Now if we take a forced induction system which isn't positive displacement - for the sake of argument an electric powered compressor completely independent of the engine designed to produce a constant 2 atmospheres output pressure (similar figure to the above example) - when we intercool the air, the pressure tries to drop and suck more air in. The compressor will then work harder to maintain the 2 atmospheres pressure. The end result would be cool air at around 2 atmospheres pressure. This would be at a density of around 2.4 g/l.

==

So we can take two compressors which without intercooling give 2 atmospheres pressure.

With intercooling added, the positive displacement pump gives the same amount of air into the engine - same density - just colder and less likely to pre-ignite.
With intercooling added, the pressure regulated compressor pumps more air. Like the normally aspired engine, colder air means higher air density and potentially more power.

===

And the point ...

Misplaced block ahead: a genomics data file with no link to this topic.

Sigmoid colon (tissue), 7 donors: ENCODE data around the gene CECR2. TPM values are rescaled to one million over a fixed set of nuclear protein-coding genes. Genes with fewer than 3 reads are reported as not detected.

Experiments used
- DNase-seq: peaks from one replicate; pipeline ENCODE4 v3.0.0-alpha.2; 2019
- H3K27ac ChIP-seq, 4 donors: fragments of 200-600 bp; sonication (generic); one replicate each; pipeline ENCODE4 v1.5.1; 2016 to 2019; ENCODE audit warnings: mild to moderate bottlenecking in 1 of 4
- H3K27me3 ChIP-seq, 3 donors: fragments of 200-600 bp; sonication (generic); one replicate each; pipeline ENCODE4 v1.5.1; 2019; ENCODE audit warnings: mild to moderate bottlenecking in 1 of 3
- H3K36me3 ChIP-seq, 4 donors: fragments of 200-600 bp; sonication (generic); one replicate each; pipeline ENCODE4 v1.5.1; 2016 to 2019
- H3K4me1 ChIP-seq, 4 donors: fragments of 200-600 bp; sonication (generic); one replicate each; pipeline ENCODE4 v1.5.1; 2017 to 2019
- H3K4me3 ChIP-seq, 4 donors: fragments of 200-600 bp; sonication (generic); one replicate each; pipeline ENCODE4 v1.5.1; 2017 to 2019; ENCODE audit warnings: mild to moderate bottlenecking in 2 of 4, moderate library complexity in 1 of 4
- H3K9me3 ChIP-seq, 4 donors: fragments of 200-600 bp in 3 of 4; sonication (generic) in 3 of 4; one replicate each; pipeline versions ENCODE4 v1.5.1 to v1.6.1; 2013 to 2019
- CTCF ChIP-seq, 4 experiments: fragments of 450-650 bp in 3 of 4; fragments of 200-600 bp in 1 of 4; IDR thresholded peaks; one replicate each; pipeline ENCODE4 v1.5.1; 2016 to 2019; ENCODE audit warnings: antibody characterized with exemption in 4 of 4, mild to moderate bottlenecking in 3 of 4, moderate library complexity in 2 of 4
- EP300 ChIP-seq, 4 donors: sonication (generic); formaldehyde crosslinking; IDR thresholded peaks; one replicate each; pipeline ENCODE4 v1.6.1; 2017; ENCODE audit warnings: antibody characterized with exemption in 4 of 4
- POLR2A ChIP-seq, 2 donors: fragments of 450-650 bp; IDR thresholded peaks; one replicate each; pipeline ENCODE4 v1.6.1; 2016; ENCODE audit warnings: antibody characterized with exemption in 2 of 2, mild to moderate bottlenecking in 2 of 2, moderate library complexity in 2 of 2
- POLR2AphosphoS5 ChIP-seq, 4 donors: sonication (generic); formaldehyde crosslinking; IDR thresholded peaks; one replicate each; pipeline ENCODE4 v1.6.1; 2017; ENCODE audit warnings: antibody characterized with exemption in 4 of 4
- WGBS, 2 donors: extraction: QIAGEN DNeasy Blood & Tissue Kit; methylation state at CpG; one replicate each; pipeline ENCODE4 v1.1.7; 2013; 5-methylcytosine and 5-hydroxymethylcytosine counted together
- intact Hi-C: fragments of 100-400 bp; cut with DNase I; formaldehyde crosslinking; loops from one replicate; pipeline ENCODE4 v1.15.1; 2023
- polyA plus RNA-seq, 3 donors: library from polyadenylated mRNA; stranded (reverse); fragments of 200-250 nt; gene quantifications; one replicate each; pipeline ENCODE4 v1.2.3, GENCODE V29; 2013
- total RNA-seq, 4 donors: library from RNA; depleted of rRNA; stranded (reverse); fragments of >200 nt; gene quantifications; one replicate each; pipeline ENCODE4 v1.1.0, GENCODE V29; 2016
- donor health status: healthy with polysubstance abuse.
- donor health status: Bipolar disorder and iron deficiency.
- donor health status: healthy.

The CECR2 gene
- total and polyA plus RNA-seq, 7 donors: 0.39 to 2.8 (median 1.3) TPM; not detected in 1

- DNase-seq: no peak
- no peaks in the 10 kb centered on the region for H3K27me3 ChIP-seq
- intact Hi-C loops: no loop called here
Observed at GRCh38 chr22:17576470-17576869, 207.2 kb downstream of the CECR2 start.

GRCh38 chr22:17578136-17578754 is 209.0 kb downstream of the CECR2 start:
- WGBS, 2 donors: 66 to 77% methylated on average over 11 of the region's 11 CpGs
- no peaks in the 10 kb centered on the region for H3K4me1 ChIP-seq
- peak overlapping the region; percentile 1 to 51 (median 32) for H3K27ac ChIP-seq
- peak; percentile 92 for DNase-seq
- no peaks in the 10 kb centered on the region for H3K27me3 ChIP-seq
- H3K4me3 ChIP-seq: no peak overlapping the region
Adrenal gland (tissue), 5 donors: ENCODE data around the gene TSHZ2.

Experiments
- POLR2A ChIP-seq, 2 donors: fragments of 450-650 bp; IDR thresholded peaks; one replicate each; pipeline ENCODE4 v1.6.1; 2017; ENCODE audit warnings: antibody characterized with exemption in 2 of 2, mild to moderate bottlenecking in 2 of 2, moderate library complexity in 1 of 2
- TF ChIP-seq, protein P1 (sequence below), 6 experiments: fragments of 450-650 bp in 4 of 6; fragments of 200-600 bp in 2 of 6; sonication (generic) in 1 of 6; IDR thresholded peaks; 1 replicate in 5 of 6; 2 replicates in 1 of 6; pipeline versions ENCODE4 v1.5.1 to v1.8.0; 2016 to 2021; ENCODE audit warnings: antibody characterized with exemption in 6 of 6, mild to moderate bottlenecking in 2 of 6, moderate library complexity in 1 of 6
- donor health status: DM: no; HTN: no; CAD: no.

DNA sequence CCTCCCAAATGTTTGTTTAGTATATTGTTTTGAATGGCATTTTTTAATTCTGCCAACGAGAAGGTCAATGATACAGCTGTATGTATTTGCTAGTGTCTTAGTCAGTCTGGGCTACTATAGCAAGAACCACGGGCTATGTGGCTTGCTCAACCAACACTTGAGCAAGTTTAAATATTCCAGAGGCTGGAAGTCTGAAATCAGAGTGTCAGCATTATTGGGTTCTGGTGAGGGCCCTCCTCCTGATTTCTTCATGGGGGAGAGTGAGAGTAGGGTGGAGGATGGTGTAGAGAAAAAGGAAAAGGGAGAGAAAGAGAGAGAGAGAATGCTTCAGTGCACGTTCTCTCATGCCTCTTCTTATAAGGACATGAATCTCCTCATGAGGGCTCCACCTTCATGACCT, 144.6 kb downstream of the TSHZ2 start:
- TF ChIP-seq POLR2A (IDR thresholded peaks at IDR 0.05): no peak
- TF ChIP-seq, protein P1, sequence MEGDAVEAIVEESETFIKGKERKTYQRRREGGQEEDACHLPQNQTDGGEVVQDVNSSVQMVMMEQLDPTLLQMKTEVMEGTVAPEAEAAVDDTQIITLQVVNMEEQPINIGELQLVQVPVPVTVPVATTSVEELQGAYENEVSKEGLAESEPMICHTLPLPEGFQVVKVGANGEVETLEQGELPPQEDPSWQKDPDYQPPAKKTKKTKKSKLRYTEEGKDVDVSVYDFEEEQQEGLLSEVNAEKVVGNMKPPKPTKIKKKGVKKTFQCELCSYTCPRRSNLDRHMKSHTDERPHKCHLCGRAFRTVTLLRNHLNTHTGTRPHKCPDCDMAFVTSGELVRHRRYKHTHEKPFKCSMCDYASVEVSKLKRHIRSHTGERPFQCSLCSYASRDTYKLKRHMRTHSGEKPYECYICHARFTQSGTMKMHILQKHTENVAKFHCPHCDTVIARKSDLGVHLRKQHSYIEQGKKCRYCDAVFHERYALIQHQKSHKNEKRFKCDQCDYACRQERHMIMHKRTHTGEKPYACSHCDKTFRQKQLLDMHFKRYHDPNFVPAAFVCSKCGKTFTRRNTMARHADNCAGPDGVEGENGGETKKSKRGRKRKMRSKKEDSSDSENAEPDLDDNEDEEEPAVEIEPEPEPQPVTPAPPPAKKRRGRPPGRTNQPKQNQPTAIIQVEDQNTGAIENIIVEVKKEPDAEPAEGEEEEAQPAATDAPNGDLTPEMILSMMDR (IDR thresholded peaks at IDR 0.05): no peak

I think the turbocharger in the initial posting is not a postive displacement device, so intercooling should provide a noticable air density increase in this case.

I agree with pats remarks about thermal conductivity not mattering if things are well insulated afterwards so making things out of the most thermally conductive material available in areas of doubt and then insulating or not according to ambient conditions and testing seems to be the intelligent solution.

RE: Intake temps and IC piping questions

(OP)
Thanks for all the responses. I will take the advice and do some testing when the tracs open again this spring.

RE: Intake temps and IC piping questions

crystalclear, very well put.
The cooling of the air after the charger has the main benifit of being able to alow more boost and ignition timing before detonation begins and is the primary reason for doing so.
Many relate the cooling effect applied to the density and does not do what they think it does.

Kenne Bell on his website tech section will say the same thing.
To improve power, cool the air before the blower and cool after for use of more boost and timing.
Happy holidays.